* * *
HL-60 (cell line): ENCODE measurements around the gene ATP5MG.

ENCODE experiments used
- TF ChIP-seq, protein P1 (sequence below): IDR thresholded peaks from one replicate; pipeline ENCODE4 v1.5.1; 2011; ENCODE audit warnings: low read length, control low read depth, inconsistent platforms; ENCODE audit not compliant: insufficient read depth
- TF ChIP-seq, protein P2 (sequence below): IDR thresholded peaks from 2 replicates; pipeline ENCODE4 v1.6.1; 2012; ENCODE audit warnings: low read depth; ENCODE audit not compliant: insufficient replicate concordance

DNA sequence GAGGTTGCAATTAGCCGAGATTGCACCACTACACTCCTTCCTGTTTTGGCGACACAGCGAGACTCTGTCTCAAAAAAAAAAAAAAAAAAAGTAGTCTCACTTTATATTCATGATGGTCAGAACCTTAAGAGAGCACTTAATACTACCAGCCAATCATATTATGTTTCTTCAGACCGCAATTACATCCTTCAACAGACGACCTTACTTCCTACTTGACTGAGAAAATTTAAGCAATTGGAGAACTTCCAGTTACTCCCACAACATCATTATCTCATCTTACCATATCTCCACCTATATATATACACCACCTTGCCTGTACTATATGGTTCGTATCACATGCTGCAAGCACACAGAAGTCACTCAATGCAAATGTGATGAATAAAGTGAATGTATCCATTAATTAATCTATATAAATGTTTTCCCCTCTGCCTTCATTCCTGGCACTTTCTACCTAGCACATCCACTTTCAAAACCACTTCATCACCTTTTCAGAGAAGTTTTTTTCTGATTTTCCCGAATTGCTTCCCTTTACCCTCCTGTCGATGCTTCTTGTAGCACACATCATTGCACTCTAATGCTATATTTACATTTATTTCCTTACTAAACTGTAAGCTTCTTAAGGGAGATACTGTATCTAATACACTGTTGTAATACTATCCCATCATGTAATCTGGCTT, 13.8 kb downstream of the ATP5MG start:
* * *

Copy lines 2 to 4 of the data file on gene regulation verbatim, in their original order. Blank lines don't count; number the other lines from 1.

ENCODE experiments used
- TF ChIP-seq, protein P1 (sequence below): IDR thresholded peaks from one replicate; pipeline ENCODE4 v1.5.1; 2011; ENCODE audit warnings: low read length, control low read depth, inconsistent platforms; ENCODE audit not compliant: insufficient read depth
- TF ChIP-seq, protein P2 (sequence below): IDR thresholded peaks from 2 replicates; pipeline ENCODE4 v1.6.1; 2012; ENCODE audit warnings: low read depth; ENCODE audit not compliant: insufficient replicate concordance